How Often Do You Say, ‘I Don’t Know’?

What if you knew?

This coming week, count how many times you tell yourself ‘I don’t know’ something, you do not have the answer.

You will be surprised how often this happens.

We often tell ourselves ’I don’t know’.

We prefer to ask others than to ask ourselves.

It seems a legitimate comment.

We often think and feel that we do not have the answer.

Thinking ‘I don’t know’ is only useful if right after saying it, you look for answers and act on one of them. Right away. Without delay.

If that is you, congratulations.

For most of us, that is rarely the case.

We say or think, ‘I don’t know’ and keep looking for an answer.

We imagine there is THE answer. The magical answer that will solve everything, perfectly.

Whatever the problem is, we think there is a single answer that solves it. Each problem has a single answer.

A perfect answer does not exist.

There are no single answers to solve a problem.

OK, maybe in maths.

Why do we think ‘I don’t know’?

Finding an answer means we will need to act on it, we will need to change things.

Change is uncomfortable.

We have an innate reaction to avoid it.

Fear kicks in. Fear of change stops us.

Acknowledging that it is just fear does not feel right either.

‘Not knowing’ feels legitimate, more acceptable: We need more information. Ask others. Do research.

I always needed more research. More knowledge.

‘Not knowing’ is safer.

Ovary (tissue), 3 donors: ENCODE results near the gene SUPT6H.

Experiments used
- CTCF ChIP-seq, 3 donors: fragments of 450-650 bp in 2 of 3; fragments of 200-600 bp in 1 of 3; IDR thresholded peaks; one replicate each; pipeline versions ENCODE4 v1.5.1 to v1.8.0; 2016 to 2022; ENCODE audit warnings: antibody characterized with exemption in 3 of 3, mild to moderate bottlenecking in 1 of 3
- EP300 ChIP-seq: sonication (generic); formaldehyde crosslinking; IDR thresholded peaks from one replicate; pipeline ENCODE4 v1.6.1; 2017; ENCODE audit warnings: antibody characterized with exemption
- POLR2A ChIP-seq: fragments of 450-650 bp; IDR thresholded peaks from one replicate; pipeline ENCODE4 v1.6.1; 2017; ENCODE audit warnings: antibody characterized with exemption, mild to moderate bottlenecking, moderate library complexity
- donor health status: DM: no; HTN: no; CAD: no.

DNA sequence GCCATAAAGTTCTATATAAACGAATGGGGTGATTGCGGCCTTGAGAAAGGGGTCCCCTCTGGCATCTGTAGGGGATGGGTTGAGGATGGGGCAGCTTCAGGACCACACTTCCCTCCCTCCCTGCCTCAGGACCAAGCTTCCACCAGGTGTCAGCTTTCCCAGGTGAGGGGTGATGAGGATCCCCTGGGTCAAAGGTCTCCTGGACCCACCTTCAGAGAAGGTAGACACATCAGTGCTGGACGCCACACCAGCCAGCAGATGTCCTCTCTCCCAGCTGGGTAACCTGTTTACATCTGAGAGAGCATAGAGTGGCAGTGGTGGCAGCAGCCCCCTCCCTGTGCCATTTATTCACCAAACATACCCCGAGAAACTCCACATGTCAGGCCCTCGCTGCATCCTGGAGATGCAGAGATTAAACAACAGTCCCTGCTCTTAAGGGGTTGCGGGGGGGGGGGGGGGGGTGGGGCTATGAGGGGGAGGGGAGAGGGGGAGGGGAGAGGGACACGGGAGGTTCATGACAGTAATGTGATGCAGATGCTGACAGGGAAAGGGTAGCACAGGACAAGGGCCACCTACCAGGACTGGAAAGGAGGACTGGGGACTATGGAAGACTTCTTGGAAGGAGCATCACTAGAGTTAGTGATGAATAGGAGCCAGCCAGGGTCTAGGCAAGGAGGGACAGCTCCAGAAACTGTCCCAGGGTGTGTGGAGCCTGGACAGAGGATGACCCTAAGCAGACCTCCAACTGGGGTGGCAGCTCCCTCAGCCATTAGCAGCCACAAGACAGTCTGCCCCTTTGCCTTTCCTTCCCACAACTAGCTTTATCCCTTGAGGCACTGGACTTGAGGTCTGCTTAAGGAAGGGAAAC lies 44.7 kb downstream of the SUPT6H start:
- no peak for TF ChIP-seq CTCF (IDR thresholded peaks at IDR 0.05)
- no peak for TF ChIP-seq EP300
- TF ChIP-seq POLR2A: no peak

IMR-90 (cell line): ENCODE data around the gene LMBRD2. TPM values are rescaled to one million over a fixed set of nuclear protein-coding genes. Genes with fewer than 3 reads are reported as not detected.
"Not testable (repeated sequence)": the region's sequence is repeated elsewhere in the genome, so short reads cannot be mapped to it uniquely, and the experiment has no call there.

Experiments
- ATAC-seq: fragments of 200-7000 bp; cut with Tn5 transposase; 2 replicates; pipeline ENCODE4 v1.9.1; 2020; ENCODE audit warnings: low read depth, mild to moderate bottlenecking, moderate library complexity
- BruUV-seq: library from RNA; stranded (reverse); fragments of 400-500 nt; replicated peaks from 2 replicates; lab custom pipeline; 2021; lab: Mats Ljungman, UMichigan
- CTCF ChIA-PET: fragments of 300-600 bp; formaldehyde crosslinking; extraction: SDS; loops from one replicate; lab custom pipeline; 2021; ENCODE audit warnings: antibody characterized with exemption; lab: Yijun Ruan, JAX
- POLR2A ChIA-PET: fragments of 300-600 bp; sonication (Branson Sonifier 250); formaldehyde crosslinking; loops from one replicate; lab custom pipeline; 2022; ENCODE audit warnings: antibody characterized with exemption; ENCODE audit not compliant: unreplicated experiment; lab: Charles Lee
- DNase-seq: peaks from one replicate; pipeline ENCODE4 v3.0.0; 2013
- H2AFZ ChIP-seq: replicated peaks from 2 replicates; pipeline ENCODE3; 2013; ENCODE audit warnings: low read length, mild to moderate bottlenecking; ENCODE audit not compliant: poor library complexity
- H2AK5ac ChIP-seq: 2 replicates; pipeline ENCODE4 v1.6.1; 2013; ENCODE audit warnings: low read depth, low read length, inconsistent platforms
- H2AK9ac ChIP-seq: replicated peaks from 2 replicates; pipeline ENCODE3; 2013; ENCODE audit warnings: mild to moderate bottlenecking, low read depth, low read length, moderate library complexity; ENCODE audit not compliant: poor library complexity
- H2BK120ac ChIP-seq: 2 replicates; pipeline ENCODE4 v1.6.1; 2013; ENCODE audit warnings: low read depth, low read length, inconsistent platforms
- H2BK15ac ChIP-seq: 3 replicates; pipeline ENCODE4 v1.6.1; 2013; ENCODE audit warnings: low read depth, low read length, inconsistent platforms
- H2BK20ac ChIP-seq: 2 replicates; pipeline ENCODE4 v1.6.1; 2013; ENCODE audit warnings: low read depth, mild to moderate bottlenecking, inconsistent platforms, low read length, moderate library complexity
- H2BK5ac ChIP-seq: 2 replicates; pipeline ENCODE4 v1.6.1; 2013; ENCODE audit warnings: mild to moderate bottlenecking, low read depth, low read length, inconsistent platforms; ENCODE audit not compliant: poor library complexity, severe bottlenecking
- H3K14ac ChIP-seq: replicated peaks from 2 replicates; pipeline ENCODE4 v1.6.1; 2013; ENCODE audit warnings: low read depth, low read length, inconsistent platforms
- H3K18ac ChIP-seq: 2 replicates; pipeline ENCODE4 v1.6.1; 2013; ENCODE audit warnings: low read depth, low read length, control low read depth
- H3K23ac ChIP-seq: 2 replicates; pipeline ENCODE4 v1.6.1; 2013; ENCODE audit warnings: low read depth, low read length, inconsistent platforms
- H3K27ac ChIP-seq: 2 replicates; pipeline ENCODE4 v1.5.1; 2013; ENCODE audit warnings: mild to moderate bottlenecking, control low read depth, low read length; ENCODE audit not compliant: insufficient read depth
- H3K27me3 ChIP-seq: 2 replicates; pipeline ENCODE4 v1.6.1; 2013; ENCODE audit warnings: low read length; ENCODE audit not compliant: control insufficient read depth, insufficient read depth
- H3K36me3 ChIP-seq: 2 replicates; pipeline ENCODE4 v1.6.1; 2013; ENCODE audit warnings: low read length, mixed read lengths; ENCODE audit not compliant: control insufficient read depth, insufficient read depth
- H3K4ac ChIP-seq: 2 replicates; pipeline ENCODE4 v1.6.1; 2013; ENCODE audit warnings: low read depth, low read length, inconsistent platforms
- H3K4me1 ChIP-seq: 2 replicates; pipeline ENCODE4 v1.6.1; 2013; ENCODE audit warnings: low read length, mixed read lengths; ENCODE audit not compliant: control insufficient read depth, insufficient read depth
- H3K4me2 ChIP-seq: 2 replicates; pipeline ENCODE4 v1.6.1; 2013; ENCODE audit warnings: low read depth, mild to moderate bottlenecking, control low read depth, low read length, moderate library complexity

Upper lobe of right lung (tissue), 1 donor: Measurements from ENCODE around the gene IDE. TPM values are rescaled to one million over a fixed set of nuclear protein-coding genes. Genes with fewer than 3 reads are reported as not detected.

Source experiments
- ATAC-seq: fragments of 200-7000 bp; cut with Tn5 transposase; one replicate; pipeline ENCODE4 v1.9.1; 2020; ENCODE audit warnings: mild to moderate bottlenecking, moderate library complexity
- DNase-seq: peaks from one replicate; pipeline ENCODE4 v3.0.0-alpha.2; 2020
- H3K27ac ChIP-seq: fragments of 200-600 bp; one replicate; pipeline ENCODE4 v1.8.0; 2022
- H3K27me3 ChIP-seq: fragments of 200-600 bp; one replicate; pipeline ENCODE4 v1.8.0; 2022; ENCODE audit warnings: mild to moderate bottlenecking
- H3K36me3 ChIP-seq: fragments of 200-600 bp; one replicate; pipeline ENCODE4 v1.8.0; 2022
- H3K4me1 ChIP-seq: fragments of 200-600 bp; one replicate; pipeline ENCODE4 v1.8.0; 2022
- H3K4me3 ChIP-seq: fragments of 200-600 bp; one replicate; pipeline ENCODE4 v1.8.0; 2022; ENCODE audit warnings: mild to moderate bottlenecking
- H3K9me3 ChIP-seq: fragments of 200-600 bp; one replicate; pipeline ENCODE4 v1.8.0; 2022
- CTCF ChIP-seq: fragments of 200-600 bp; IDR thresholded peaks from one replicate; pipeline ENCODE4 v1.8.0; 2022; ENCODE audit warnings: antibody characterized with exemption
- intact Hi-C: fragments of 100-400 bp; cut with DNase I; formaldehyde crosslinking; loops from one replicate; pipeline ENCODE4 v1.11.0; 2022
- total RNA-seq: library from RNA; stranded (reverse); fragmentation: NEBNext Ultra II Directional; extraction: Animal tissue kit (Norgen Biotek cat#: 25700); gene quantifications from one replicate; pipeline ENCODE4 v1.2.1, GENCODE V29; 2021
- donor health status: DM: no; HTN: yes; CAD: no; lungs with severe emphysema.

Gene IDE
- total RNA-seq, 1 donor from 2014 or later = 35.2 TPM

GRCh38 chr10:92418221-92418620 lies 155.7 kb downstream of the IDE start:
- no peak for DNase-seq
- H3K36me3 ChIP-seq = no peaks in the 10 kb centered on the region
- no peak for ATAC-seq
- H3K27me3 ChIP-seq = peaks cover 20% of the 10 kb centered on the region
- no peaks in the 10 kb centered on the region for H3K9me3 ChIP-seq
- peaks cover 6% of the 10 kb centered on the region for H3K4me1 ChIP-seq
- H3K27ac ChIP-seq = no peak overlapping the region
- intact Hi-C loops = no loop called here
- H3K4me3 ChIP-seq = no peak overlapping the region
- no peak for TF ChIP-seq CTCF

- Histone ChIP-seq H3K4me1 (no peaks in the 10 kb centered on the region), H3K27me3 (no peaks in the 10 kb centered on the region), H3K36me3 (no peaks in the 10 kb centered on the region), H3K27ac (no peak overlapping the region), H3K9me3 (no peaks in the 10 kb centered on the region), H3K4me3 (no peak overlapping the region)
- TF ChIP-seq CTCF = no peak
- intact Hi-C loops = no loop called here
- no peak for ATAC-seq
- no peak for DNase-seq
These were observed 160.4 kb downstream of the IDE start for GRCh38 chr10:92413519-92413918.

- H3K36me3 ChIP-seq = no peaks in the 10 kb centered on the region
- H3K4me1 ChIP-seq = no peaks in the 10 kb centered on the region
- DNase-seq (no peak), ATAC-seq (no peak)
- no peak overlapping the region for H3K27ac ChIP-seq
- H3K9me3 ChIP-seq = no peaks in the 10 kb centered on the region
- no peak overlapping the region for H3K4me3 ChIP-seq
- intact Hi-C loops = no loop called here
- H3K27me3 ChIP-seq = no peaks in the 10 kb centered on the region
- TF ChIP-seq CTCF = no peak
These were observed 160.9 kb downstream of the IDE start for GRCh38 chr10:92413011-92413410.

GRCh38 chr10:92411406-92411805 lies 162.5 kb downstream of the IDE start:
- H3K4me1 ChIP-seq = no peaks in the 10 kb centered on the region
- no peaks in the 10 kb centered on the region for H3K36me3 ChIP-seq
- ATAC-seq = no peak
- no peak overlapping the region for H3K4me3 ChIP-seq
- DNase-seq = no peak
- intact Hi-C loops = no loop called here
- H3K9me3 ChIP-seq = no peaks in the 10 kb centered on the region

Stop thinking ‘I don’t know’, what if you knew?

Choose to know the answer.

What if it is as simple as that.

Most of the time you know the answer.

If you truly do not know, take a guess, and go with it.

If you truly do not know, your guess is as good as any.

The worse that can happen is that you were wrong.

Either way, you have an answer.

If your guess was good, you moved in the direction you wanted.

If your guess was wrong, you moved in a different direction you wanted. Now you have more information, and you just need to course correct.

Often you will discover incredibly interesting things by going in the wrong direction.

Often, it will not make much of a difference.

How does it apply to stop overeating?

How often do you tell yourself you do not know how to stop overeating, how to lose weight?

Most of my clients look for the magical ‘diet’ that will solve all the weight problems.

That magical food does not exist.

Or, as I prefer it, there are lots of magical foods that help you lose weight.

In fact, every single client I work with eats differently.

I help them discover their solution, the one that works for them.

What if you knew?

What would you eat and not eat if you knew how to lose weight?